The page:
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made no sustained nor scholarly effort to collect exhaustively even the oral tradition; still less did he consult with thoroughness official records or references to Shakespeare's literary achievements in the books of his contemporaries. Such labour as that was to be undertaken later, when the practice of biography had assimilated more scientific method. Rowe preferred the straw of vague rhapsody to the brick of solid fact.

Nevertheless Rowe's memoir laid the foundations on which his successors built. It set ringing the bell which called together that mass of information drawn from every source-manuscript archives, printed books, oral tradition-which now far exceeds what is accessible in the case of any poet contemporary with Shakespeare. Some links in the chain of Shakespeare's career are still missing, and we must wait for the future to disclose them. But, though the clues at present are in some places faint, the trail never altogether eludes the patient investigator. The ascertained facts are already numerous enough to define beyond risk of intelligent doubt the direction that Shakespeare's career followed. Its general outline is, as we have seen, fully established by one source of knowledge alone one out of many-by the oral tradition which survives from the seventeenth century.

It may be justifiable to cherish regret for the loss of Shakespeare's autograph papers and of his familiar correspondence. But the absence of such documentary material can excite scepticism of the received tradition only in those who are ignorant of the fate that invariably befell the original manuscripts and correspondence of Elizabethan and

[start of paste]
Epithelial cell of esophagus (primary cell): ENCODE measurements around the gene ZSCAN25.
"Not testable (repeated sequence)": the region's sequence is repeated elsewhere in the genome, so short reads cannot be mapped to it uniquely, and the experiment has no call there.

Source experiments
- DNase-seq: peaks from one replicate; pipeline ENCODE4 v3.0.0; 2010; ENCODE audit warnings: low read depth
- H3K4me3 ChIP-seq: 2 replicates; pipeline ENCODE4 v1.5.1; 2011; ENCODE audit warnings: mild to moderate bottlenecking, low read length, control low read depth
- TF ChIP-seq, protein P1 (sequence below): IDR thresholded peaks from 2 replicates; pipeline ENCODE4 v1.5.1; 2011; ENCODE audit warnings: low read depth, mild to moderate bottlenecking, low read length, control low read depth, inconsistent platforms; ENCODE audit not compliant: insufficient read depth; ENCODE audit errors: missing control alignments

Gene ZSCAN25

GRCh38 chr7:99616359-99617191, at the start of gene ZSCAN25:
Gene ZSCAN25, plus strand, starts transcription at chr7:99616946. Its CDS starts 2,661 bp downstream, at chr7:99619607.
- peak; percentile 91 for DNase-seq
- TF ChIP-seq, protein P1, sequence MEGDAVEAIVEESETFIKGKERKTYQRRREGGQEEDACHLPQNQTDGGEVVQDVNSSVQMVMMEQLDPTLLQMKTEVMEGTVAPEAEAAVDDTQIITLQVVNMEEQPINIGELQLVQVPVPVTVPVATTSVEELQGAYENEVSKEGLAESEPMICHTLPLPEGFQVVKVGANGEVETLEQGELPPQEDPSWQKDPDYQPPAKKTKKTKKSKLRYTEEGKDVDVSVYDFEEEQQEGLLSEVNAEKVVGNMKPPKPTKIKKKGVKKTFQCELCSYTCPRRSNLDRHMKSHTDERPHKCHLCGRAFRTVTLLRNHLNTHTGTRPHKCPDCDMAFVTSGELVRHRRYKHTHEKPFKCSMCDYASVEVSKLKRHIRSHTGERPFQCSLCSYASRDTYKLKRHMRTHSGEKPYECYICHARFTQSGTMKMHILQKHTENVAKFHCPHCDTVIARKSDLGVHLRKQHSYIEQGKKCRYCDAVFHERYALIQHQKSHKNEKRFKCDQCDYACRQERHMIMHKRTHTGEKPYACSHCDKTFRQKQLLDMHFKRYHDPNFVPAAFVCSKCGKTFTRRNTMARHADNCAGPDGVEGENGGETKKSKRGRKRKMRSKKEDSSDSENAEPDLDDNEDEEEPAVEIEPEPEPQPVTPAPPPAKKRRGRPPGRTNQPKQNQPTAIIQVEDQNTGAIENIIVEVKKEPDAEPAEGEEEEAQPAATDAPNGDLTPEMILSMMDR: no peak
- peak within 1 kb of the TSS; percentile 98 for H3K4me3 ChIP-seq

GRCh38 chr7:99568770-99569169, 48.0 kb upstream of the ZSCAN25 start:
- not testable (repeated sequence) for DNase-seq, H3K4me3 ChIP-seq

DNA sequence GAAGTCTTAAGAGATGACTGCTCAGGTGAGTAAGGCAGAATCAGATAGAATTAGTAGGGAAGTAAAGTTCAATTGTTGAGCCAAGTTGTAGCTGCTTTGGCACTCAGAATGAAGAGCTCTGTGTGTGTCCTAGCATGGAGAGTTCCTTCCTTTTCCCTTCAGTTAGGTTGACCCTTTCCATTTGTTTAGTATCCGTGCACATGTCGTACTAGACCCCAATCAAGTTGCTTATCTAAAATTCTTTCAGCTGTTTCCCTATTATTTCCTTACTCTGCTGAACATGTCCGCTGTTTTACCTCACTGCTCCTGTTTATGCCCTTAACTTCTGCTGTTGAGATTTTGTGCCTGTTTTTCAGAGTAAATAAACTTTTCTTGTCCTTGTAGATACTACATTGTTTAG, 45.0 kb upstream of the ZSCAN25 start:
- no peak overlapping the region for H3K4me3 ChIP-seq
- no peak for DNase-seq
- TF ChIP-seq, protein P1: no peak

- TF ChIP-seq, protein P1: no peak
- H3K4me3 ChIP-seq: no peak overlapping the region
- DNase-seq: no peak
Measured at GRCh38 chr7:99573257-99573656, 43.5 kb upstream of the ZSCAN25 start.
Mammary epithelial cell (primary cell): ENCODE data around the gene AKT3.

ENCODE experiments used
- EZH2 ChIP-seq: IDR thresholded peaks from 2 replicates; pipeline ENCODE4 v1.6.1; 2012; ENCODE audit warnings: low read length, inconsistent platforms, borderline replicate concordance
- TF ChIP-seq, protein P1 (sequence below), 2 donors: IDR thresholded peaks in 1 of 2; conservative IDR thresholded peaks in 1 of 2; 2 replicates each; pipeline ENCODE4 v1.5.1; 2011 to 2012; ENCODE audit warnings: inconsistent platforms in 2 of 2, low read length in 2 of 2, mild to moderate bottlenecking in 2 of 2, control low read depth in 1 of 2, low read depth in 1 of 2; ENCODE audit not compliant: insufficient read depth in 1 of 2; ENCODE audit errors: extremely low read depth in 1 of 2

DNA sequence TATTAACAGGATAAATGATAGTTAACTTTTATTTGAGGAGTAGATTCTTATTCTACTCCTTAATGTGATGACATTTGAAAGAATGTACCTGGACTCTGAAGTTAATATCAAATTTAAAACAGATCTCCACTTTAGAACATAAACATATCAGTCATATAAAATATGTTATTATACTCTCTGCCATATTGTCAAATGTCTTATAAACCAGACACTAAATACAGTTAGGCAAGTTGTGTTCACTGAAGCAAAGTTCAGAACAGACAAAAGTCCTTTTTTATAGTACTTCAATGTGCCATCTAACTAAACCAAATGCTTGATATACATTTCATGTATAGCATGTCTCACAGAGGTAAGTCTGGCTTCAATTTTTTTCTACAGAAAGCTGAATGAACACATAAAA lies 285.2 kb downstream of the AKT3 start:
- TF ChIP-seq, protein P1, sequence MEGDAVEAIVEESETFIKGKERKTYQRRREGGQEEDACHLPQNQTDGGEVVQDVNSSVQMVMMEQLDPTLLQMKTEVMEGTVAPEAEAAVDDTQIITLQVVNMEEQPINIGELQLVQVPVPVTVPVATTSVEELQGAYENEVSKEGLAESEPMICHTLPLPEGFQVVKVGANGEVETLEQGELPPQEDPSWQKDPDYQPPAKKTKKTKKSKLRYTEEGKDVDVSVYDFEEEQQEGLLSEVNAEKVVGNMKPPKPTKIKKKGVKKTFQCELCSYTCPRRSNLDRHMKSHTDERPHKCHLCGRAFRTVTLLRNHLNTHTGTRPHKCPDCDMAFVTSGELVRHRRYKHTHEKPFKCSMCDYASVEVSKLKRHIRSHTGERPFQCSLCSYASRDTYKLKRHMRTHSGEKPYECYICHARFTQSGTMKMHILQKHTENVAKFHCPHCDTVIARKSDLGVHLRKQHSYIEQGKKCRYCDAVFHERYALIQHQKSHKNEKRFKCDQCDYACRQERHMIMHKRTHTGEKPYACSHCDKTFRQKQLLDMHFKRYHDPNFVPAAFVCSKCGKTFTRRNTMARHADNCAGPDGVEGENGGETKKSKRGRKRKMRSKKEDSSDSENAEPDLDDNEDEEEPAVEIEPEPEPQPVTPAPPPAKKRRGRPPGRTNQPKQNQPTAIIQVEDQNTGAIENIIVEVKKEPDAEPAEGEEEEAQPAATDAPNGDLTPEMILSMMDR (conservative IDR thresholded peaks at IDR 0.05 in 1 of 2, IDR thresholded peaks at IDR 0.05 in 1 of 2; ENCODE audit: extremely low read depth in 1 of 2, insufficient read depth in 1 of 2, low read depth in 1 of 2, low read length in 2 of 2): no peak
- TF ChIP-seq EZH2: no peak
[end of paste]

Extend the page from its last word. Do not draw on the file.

Jacobean poets and dramatists. Save for a few fragments of small literary moment, no play of the era in its writer's autograph escaped early destruction by fire or dustbin. No machinery then ensured, no custom then encouraged, the due preservation of the autographs of men distinguished for poetic genius. Provision was made in the public record offices or in private muniment-rooms for the protection of the official papers and correspondence of men in public life, and of manuscript memorials affecting the property and domestic history of great county families. But even in the case of men of the sixteenth or seventeenth century in official life who, as often happened, devoted their leisure to literature, the autographs of their literary compositions have for the most part perished, and there usually only remain in the official depositories remnants of their writings about matters of official routine.